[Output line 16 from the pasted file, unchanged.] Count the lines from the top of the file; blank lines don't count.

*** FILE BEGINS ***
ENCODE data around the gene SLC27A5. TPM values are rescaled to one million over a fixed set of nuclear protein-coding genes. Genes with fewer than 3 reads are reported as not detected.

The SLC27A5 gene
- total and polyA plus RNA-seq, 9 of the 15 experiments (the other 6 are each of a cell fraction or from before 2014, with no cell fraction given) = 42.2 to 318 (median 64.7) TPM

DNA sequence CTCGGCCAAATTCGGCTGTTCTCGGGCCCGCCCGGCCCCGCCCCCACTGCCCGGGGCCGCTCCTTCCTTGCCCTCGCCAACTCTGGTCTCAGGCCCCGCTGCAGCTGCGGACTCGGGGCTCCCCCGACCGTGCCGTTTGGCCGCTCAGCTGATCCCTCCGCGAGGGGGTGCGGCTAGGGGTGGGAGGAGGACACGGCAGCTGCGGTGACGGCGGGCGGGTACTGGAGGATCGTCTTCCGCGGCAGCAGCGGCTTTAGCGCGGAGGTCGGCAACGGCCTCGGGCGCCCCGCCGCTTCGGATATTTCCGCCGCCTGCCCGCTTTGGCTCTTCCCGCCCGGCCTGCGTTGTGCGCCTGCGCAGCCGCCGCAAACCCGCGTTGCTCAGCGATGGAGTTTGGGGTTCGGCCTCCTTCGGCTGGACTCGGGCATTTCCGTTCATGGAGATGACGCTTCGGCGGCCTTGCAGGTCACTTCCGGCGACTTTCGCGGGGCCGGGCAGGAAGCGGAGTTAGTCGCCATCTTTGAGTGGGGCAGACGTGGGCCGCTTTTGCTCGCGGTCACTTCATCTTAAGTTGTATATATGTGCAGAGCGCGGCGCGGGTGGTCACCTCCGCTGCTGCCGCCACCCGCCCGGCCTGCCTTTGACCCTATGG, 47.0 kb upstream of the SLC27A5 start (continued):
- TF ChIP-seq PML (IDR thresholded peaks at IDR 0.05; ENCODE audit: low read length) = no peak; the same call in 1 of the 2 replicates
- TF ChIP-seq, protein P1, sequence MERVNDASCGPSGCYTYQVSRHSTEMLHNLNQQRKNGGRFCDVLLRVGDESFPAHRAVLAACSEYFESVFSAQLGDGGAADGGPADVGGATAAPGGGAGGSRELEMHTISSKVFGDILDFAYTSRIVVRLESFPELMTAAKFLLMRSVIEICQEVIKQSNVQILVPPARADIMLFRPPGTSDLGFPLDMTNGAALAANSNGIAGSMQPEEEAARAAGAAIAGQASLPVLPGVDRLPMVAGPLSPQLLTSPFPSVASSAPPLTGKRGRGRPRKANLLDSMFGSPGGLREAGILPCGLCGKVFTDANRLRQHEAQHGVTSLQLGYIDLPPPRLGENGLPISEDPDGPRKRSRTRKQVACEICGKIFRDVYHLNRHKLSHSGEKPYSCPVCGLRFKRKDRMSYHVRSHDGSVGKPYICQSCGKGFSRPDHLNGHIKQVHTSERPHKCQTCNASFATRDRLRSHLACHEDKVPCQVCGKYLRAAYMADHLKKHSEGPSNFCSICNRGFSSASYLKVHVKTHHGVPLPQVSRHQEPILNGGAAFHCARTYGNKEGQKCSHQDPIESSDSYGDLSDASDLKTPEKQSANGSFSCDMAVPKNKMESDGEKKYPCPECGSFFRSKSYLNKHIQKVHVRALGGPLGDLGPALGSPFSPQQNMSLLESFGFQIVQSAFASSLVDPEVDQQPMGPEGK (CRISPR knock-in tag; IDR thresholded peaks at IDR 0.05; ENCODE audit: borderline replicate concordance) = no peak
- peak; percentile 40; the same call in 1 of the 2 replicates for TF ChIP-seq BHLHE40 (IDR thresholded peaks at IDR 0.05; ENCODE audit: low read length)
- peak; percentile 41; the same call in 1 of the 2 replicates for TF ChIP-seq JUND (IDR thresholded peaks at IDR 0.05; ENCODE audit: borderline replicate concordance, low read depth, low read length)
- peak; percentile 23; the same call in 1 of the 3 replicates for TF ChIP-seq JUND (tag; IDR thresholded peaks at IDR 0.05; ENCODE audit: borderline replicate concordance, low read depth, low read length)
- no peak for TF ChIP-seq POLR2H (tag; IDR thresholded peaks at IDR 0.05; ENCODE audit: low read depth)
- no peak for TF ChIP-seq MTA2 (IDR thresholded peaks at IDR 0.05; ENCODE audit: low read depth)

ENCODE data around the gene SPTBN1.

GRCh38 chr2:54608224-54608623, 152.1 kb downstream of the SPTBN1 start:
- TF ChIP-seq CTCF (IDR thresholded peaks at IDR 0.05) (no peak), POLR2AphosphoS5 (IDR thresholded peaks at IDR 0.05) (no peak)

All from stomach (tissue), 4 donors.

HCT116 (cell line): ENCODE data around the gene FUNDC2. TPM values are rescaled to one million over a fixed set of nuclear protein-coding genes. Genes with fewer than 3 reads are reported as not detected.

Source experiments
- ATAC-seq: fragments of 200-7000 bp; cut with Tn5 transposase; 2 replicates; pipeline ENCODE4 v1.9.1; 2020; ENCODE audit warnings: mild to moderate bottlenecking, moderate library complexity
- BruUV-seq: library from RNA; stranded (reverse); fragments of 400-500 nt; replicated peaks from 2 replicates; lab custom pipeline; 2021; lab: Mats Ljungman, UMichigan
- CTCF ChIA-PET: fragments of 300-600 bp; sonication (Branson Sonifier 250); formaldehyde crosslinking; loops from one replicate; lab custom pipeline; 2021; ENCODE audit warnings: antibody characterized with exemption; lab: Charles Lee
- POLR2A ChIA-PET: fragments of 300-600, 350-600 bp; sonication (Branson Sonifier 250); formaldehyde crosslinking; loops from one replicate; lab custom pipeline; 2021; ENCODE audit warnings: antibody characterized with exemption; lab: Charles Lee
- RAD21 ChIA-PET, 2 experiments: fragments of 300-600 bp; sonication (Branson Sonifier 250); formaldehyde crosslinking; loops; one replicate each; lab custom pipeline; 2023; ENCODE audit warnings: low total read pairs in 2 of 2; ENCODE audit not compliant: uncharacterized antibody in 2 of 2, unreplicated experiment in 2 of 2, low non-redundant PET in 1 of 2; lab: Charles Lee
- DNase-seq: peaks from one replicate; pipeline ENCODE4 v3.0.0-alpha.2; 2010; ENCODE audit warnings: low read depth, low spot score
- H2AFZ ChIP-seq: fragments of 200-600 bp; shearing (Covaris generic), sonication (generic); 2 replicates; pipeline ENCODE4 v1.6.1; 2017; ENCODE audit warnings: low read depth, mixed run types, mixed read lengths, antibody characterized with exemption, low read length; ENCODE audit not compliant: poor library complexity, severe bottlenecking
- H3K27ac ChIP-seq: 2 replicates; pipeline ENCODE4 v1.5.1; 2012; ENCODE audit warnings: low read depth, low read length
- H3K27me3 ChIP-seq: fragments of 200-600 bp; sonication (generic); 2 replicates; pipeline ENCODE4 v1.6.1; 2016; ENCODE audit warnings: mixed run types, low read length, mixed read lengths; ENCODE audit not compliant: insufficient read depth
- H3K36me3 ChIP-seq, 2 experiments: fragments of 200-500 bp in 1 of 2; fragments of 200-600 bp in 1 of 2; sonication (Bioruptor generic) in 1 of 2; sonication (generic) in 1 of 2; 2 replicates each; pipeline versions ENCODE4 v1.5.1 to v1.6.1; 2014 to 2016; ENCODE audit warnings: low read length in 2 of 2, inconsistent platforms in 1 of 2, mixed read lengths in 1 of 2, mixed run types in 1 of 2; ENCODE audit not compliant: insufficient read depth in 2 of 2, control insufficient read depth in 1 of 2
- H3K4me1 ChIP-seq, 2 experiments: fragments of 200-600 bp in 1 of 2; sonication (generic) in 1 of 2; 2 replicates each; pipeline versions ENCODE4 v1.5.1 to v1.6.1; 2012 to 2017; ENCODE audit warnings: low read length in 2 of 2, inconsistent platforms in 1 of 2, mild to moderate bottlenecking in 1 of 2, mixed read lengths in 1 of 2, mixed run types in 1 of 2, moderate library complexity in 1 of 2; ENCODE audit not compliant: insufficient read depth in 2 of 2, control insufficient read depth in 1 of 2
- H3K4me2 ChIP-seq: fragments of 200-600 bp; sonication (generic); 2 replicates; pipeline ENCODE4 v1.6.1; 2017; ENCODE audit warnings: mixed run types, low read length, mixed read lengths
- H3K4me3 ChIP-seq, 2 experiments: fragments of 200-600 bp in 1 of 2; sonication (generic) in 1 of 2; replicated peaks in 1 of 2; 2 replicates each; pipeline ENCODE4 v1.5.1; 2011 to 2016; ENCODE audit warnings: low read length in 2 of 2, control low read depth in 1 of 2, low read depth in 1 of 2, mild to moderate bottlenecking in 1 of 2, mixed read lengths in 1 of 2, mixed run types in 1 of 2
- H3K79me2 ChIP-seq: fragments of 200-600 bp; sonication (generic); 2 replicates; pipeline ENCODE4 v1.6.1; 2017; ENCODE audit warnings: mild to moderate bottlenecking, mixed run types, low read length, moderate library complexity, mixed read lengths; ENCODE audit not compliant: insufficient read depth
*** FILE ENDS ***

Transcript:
HCT116 (cell line): ENCODE data around the gene FUNDC2. TPM values are rescaled to one million over a fixed set of nuclear protein-coding genes. Genes with fewer than 3 reads are reported as not detected.